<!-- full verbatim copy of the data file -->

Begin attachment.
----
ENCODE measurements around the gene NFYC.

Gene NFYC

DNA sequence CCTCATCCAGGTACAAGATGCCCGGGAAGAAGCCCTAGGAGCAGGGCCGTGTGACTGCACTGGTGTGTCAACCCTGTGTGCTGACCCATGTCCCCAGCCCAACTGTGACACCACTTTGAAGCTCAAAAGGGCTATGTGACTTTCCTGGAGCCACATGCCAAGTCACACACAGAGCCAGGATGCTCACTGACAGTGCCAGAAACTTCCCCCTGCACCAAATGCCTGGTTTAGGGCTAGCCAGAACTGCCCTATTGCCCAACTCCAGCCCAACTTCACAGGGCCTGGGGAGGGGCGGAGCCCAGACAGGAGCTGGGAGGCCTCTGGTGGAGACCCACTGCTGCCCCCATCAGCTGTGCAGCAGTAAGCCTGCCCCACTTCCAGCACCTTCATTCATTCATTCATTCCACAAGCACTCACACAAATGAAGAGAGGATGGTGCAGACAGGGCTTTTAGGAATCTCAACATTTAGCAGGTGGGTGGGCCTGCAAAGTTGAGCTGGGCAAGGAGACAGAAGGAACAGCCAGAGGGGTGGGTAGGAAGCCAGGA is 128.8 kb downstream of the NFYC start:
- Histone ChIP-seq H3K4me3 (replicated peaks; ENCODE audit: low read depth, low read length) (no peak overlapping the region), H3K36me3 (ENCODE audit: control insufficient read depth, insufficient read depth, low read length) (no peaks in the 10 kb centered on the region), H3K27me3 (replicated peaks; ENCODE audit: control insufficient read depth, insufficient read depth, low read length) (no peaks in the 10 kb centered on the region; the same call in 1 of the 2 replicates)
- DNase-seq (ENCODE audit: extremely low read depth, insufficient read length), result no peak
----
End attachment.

ENCODE measurements around the gene NFYC.

Gene NFYC

DNA sequence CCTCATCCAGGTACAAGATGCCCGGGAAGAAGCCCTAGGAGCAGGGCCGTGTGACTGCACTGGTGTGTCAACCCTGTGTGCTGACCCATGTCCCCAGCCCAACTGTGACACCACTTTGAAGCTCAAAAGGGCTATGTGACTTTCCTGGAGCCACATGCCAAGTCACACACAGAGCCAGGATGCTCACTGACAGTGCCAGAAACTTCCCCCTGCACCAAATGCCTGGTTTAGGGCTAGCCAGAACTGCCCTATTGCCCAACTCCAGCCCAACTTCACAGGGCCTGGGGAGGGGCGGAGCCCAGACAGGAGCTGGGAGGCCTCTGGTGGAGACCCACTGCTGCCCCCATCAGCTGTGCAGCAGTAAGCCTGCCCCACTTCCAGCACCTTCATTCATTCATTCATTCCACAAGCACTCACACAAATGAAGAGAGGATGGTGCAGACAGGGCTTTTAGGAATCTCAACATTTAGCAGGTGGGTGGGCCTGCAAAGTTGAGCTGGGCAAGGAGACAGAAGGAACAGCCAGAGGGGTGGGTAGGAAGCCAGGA is 128.8 kb downstream of the NFYC start:
- Histone ChIP-seq H3K4me3 (replicated peaks; ENCODE audit: low read depth, low read length) (no peak overlapping the region), H3K36me3 (ENCODE audit: control insufficient read depth, insufficient read depth, low read length) (no peaks in the 10 kb centered on the region), H3K27me3 (replicated peaks; ENCODE audit: control insufficient read depth, insufficient read depth, low read length) (no peaks in the 10 kb centered on the region; the same call in 1 of the 2 replicates)
- DNase-seq (ENCODE audit: extremely low read depth, insufficient read length), result no peak